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Art

Tyondai Braxton et al – QEH London

Just come out of the Queen Elizabeth Hall at the South Bank Centre, London having heard three world premiers of astonishing quality.

Kaitlyn Aurelia Smith, who was the only one we knew and like a lot, performing one of her works. Qasim Naqvi in the audience for his. And Tyondai Braxton performing his work.

Tyondai Braxton live.

Tyondai Braxton

All three works were astonishing, imaginative and beautiful; enveloping and spacious. So clever. If you get a chance, don’t miss it. Sheer luck that we heard all three only knowing one of them and witnessed such sound.

 

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Art

Ai WeiWei at the RA

The blockbuster that is the artist Ai Wei Wei is in London at the Royal Academy on Piccadilly. The show opened a while ago, but due to Frieze London being on, there was a chance to see it without the crowds one evening, so I took that chance.

I had liked the ceramic sunflower seeds at Tate Modern a few years back so I was interested to see this show.

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Tate Modern Ai WeiWei

Ai Wei Wei’s work is monumental. There are a few small pieces, but I think the scale of each of the pieces in this show is, generally, too big. I am not a monumental art fan. It has connotations I don’t like. Most of these pieces I thought would be better smaller, quieter. Then we could see the art because when work is on the monumental scale it can become documentary, memorial and historical centrepiece.

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A lot of it is quite literal.

The carpet of metal representing maps of China I found lovely, but I am not sure that is the intention, to be lovely, as the work is made from the rods retrieved after the earthquake where 20 schools capsized in 2008 and thousands of children died. The names of the children are on the wall in a long placard of remembrance; lives, potentials erased. But the work is quite brutalist. I thought about the studio workers having to collect the metal and straighten it, and wondered how they felt.

The bicycle chandelier was very literal and rather kitsch. The wall papers I thought were a bit childish. I could not find a lot to love. I found the fact that many temples had been destroyed and he had rescued the wood and reused it good. I liked the first room of wooden structures and some of the cubes, but in the end, monumental as it was, political as it was,  I found the show quite thin.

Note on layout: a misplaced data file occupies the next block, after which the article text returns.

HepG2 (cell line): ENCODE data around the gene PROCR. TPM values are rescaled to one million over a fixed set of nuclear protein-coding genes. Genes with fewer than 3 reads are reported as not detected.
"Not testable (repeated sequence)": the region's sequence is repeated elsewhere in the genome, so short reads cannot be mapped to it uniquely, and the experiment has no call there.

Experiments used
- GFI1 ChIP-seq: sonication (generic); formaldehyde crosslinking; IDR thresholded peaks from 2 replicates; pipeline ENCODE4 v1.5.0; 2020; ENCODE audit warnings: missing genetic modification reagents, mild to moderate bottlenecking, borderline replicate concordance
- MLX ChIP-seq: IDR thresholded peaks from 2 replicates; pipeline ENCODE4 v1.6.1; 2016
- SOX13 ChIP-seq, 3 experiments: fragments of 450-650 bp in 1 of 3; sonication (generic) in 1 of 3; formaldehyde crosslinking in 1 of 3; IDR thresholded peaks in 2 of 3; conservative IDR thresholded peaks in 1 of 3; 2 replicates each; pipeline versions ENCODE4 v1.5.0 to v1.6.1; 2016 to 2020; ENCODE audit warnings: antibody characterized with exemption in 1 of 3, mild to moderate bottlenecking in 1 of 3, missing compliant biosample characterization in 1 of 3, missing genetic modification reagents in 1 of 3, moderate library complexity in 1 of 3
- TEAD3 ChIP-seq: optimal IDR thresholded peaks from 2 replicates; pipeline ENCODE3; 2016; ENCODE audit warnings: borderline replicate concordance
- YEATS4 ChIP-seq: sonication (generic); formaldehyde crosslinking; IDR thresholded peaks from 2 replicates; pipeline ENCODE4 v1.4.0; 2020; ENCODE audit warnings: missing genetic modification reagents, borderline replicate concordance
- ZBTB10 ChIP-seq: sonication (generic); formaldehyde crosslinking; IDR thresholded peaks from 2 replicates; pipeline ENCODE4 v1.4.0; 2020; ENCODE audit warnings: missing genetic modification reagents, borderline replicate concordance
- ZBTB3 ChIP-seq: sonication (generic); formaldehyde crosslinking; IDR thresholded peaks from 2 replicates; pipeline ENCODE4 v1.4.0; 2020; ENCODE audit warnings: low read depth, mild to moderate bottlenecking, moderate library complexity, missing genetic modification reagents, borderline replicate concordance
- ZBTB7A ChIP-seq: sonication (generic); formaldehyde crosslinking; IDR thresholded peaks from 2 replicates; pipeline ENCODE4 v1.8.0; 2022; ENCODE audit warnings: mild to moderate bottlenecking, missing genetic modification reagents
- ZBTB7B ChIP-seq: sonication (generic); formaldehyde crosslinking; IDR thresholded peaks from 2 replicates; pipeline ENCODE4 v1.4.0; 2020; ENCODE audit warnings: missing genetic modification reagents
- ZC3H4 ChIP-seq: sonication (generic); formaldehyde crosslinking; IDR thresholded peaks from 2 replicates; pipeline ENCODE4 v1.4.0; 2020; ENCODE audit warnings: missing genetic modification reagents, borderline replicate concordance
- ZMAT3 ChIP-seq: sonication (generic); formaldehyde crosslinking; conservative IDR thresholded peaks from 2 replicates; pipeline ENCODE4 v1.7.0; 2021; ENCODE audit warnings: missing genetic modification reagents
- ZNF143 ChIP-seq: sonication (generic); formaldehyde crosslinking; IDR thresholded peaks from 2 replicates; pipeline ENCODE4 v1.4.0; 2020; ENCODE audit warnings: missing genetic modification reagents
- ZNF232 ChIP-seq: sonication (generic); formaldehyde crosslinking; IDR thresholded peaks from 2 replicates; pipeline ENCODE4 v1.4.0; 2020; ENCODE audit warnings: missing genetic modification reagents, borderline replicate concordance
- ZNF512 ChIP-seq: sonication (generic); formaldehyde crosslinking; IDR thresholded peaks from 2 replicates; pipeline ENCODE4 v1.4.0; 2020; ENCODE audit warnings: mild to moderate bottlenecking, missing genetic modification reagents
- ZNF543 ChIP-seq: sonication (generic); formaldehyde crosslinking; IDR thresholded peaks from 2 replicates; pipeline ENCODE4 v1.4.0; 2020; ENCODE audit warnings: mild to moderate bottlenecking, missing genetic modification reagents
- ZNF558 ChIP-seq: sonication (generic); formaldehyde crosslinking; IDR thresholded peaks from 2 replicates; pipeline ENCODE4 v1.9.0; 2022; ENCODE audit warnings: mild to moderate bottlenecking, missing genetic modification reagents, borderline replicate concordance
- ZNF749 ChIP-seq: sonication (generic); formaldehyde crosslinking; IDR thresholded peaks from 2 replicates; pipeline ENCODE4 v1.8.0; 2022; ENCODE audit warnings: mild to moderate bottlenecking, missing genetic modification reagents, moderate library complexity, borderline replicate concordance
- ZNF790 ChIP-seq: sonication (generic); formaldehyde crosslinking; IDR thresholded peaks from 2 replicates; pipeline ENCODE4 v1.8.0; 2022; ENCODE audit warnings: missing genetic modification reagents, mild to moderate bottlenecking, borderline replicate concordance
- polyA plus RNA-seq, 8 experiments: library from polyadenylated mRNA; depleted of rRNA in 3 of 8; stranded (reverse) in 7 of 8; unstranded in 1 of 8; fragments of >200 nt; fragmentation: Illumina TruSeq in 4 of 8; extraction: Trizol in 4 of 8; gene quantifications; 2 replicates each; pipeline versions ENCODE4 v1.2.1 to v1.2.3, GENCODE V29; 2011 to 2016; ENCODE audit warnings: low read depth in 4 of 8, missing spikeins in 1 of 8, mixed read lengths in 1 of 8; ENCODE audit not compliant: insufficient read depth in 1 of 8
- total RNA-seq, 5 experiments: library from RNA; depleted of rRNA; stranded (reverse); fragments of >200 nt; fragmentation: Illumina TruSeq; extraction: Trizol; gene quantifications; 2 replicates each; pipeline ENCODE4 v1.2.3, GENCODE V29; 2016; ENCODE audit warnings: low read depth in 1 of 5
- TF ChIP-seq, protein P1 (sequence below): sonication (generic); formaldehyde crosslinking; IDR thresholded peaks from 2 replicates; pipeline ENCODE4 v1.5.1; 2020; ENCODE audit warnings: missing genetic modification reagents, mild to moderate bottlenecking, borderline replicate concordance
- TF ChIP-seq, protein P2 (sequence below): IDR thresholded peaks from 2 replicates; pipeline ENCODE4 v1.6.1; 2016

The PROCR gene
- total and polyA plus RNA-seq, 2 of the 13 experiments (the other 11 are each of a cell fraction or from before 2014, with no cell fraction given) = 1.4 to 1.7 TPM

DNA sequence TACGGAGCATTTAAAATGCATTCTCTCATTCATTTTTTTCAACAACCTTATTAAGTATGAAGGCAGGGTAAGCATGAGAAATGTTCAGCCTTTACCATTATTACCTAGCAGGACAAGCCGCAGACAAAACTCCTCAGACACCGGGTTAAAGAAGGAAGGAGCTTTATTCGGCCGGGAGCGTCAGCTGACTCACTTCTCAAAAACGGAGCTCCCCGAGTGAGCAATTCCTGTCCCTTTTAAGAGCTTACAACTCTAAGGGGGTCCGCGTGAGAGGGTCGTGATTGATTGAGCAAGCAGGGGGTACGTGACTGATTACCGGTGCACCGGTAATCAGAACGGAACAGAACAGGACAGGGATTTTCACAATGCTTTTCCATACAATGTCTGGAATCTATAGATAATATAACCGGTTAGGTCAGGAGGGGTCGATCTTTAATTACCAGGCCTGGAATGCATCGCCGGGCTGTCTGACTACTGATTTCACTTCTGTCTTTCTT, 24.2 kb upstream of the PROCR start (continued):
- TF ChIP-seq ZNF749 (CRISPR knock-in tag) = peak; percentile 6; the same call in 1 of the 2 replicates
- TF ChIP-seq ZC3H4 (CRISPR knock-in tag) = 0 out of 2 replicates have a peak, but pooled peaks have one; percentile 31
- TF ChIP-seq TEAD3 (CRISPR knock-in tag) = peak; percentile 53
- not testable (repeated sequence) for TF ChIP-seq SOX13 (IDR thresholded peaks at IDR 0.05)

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Art

Frieze, London 2015.

Frieze is on, Frieze is on!

I love art fairs where you can see so much in one space. But you need energy!

This year, the opening day (Tuesday 13th Oct) seemed lighter and less crowded. And the place seemed nicer somehow. And the displays seemed airy and spacious.

So much great art (and of course some loud, shouty nonsense) so how to sum up?

Well, there really was an Agnes Martin painting there. I couldn’t believe I could see one so close outside a museum. There was also, like me, part of a family in raptures in front of it (and part of the family not getting it). But more remarkably, on another stand were 17 ‘drawings’ of hers- totally fabulous. Apparently, they are ‘reserved’ for a museum. A bargain.

In the main Frieze, Anthony Reynolds Gallery is showing Paul Graham. Some exquisite and poignant moments captured. Still relevant.

Paul Graham

Ana Lupas– who knew? At P420 Gallery. A Romanian artist, these works are from the 1960s. They are remarkable, beautiful, poignant and political.  I am  new fan. She is a performance artist. Wonderful works.

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Ana Lupas

Fernanda Gomes is being shown at Alison Jaques as well as a South American gallery. Very bare; very minimal (very expensive!). Loved it. Wanted some!

Fernanda Gomes

In fact, South American art seems to be way ahead in general. Some lovely works from the 1970s onwards they are finally getting on the art world map. Of course, not all of it is great, but so much is, and so much of the great art in South America is by women. Now there’s a thing.

The Hauser and Wirth stand is superb in the main Frieze tent.

Sarah Lucas at Sadie Coles.

To coincide there have been other events including Jimmie Durham at the Serpentine. Some other openings too; some of very thin work with no truth to it and some that seem to have plagiarised other people’s work. Really bad.

But the main Frieze tent and the Master’s tent have some beautiful works and some wonderful displays.

All of this great art and human enterprise in one place.

Fabulous. Exhausting. Exhilarating. About the best year of Frieze.

If in town, do go see.